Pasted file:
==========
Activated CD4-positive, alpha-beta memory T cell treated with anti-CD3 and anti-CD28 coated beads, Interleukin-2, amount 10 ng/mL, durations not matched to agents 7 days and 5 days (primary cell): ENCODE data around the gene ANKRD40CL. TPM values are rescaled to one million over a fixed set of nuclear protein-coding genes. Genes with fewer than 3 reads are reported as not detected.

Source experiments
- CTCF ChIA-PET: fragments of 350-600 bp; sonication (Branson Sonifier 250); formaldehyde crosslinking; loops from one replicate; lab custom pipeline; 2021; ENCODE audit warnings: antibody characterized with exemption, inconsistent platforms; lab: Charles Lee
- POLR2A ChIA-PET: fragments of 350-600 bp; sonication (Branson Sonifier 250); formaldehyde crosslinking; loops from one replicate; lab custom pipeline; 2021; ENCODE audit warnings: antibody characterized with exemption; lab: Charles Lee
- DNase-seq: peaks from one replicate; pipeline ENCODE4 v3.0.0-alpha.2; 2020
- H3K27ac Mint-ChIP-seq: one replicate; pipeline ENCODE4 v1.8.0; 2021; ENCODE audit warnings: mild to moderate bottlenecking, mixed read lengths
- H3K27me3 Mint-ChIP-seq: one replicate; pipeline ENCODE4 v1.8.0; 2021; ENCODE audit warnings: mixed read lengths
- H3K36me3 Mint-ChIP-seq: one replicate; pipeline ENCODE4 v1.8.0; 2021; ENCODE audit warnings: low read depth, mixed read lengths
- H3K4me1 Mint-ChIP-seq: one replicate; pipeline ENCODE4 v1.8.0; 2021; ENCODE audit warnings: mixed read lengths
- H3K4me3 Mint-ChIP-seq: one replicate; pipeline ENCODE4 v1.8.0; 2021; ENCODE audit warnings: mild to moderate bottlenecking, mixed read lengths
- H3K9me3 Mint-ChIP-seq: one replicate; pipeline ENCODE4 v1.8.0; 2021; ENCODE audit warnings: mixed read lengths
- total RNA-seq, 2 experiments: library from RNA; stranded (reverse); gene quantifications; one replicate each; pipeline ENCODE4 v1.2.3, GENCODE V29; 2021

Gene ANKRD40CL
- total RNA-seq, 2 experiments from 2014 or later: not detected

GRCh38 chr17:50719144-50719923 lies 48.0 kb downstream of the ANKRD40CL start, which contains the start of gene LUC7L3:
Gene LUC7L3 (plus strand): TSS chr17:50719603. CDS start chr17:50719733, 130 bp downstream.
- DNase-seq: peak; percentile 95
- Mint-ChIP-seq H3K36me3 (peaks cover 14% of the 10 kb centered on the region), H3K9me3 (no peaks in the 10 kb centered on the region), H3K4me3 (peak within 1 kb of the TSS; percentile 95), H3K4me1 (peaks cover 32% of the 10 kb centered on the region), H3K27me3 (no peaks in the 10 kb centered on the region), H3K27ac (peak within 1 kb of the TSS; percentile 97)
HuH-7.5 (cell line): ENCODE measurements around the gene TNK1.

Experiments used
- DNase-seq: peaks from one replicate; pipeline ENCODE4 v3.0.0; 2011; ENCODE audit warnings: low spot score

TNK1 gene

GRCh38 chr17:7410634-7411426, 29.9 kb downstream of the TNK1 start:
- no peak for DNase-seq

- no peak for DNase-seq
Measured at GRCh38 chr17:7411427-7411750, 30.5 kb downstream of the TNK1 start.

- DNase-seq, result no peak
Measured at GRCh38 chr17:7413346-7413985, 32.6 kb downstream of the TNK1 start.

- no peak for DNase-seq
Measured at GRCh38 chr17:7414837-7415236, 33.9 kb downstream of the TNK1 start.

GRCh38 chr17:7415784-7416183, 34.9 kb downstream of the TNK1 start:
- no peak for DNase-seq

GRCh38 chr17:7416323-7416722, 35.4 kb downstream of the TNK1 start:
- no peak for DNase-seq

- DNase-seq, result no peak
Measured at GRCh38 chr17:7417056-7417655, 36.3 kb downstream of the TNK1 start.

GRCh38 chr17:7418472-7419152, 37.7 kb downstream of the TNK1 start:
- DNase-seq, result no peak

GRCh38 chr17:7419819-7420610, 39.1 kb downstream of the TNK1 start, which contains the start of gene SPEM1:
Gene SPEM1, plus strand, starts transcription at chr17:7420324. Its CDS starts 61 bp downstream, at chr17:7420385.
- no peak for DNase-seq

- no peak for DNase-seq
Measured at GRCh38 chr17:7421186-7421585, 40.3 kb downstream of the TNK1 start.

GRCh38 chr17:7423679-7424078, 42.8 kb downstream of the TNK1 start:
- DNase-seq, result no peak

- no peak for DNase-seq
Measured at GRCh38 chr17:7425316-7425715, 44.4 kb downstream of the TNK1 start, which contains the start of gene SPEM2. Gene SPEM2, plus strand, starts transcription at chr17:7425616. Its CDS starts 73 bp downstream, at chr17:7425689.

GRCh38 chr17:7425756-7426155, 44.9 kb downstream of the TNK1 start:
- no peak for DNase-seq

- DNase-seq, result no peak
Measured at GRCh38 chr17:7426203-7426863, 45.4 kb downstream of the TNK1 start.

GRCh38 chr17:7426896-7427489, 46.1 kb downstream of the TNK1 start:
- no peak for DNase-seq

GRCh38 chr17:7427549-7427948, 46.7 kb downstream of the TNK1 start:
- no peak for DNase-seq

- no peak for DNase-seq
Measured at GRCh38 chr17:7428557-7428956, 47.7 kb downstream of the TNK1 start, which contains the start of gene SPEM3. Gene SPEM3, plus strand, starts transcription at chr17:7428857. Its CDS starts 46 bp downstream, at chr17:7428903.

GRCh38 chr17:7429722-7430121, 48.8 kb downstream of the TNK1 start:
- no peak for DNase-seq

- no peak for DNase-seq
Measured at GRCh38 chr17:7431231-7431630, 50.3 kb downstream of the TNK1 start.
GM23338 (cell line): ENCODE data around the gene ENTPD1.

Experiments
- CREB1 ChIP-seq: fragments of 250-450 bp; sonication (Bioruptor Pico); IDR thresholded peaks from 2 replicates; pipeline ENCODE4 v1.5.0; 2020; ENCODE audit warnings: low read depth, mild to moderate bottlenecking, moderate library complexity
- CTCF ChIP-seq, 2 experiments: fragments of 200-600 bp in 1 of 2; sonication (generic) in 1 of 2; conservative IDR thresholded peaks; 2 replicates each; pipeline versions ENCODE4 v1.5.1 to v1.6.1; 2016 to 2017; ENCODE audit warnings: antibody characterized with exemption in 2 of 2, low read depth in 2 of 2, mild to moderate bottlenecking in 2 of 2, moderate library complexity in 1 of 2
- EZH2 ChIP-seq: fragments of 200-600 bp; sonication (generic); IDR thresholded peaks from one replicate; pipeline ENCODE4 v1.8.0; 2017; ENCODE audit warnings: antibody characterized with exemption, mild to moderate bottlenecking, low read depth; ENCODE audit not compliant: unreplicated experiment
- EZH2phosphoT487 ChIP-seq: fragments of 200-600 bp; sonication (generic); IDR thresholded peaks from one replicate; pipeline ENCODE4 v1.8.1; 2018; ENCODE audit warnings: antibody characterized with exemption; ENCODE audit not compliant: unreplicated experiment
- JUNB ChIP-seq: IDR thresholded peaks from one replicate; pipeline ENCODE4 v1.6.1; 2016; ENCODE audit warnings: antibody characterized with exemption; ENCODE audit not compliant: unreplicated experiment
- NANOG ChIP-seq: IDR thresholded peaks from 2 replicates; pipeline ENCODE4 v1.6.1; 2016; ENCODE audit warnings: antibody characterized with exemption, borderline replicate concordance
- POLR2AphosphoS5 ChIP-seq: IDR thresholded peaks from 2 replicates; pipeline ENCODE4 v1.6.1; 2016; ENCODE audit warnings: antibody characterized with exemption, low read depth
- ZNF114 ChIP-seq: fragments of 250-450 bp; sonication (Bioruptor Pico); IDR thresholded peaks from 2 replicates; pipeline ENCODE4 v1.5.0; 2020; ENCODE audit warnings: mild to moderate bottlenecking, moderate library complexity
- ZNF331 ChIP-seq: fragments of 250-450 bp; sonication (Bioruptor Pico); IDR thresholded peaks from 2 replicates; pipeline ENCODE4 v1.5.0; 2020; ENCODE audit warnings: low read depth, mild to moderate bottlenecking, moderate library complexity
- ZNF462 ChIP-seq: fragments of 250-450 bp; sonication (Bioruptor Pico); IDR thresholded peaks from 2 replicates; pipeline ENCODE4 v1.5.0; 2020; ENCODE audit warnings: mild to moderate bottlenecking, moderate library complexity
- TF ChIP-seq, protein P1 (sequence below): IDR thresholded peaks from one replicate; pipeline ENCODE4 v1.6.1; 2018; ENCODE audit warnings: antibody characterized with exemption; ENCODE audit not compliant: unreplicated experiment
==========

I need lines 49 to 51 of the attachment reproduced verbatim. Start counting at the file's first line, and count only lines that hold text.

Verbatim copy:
- no peak for DNase-seq

- DNase-seq, result no peak
Measured at GRCh38 chr17:7426203-7426863, 45.4 kb downstream of the TNK1 start.